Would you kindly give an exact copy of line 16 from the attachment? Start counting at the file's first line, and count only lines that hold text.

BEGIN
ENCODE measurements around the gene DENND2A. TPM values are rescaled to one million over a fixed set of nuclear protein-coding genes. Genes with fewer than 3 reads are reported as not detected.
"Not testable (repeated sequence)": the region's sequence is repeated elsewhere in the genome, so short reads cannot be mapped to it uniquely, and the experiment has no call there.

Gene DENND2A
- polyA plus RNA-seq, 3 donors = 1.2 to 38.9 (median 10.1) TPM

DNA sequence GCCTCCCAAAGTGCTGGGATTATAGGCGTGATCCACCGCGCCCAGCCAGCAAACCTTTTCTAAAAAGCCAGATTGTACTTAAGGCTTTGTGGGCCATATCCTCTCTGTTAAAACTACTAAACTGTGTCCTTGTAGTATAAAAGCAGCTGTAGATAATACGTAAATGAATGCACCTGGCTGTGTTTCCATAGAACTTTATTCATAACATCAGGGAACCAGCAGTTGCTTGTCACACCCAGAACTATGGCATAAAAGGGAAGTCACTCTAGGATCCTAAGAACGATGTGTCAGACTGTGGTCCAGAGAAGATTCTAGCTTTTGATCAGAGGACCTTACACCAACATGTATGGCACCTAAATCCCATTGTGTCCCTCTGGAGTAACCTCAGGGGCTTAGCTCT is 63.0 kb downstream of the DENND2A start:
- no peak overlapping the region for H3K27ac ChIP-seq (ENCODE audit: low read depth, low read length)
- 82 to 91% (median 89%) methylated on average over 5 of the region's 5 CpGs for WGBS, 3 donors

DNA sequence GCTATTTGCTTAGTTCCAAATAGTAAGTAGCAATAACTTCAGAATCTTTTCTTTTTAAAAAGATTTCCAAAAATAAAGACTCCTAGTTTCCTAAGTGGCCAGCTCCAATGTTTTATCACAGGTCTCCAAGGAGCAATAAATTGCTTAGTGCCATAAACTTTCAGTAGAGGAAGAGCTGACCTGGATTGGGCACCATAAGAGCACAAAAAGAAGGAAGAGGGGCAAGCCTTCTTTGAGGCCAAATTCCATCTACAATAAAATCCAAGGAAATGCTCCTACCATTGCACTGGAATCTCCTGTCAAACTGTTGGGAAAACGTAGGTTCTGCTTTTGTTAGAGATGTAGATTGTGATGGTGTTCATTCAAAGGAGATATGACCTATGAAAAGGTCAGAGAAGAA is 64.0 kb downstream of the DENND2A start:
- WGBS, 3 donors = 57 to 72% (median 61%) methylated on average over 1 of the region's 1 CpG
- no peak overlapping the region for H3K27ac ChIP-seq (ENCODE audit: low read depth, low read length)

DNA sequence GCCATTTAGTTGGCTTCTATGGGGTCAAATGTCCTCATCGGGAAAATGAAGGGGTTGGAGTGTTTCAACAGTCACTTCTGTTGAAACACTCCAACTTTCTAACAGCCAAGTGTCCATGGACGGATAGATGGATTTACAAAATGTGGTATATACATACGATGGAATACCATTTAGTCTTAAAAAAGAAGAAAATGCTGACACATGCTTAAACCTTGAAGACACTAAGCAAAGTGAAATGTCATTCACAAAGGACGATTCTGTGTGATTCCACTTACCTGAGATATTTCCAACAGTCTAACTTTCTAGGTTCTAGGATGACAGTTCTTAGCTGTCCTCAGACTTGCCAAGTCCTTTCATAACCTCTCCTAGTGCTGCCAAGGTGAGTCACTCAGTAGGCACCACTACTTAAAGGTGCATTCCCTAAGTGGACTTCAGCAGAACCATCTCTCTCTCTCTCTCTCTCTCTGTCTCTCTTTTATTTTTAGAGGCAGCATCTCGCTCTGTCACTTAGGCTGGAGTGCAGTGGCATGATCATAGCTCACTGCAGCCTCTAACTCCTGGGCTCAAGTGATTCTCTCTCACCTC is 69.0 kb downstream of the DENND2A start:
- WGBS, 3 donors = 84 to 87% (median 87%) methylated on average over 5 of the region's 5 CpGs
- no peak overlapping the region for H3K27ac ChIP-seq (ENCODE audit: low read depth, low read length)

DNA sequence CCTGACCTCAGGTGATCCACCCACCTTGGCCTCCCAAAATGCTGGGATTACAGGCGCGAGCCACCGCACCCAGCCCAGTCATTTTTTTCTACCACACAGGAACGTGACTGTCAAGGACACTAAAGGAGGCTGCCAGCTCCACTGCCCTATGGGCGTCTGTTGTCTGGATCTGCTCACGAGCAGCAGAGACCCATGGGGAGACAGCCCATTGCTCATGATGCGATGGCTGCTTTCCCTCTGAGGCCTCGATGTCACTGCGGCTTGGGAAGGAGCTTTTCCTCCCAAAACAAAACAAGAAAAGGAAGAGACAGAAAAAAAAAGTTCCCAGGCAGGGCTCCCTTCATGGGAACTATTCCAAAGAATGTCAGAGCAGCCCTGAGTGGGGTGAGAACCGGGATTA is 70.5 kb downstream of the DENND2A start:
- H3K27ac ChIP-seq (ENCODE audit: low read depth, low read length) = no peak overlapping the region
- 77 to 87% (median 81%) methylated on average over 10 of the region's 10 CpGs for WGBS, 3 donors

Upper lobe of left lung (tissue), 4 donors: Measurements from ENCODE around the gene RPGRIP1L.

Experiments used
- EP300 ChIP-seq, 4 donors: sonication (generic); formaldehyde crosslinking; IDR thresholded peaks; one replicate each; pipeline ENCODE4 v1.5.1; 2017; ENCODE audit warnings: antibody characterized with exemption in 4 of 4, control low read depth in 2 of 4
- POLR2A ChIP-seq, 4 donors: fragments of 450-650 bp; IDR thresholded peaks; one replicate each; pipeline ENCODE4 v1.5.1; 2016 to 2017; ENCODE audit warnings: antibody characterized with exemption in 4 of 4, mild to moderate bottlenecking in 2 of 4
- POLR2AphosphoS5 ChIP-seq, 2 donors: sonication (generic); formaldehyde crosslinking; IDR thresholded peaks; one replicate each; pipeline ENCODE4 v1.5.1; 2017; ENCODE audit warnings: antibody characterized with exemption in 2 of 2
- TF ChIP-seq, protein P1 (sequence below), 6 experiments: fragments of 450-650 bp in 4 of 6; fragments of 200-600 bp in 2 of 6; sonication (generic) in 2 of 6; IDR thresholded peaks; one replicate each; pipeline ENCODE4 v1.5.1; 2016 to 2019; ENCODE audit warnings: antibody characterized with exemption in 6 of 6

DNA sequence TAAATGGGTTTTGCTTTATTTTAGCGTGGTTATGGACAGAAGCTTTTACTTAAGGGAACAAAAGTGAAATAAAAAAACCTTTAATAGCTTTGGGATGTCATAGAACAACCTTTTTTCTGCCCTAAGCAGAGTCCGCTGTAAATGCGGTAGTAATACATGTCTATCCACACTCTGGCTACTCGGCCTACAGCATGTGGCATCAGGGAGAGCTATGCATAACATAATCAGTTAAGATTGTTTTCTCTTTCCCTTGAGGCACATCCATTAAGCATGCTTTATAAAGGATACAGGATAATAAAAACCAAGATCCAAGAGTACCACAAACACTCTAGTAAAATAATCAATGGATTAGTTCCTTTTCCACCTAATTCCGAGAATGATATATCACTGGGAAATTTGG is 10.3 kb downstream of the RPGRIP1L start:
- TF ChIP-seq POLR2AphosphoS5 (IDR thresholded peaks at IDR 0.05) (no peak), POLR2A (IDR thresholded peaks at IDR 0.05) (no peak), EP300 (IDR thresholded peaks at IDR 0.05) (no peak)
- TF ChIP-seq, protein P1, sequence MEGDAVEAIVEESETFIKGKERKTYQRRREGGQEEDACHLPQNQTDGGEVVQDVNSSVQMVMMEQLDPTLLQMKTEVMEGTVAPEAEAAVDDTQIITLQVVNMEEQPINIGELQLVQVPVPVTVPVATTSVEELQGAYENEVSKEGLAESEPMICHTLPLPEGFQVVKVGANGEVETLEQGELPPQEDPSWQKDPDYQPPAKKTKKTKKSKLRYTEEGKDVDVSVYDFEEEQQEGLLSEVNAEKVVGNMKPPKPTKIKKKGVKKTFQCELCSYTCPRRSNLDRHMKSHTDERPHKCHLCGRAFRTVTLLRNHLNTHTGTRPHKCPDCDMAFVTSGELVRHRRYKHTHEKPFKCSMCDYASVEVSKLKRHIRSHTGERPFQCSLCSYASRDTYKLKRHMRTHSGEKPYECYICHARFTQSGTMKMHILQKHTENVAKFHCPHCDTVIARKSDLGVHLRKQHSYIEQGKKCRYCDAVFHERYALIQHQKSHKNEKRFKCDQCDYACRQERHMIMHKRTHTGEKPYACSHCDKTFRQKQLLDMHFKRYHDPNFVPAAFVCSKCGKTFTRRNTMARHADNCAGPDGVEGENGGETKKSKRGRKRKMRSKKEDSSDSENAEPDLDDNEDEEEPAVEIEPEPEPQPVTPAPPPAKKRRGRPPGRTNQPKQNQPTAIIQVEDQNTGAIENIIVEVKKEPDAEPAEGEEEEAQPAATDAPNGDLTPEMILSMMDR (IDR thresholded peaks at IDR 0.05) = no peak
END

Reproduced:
- 77 to 87% (median 81%) methylated on average over 10 of the region's 10 CpGs for WGBS, 3 donors